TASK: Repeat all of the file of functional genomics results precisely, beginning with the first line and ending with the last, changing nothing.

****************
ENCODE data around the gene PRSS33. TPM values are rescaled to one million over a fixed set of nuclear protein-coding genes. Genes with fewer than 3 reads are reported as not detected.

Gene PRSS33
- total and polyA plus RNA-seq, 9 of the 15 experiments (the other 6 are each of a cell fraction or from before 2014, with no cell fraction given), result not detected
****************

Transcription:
ENCODE data around the gene PRSS33. TPM values are rescaled to one million over a fixed set of nuclear protein-coding genes. Genes with fewer than 3 reads are reported as not detected.

Gene PRSS33
- total and polyA plus RNA-seq, 9 of the 15 experiments (the other 6 are each of a cell fraction or from before 2014, with no cell fraction given), result not detected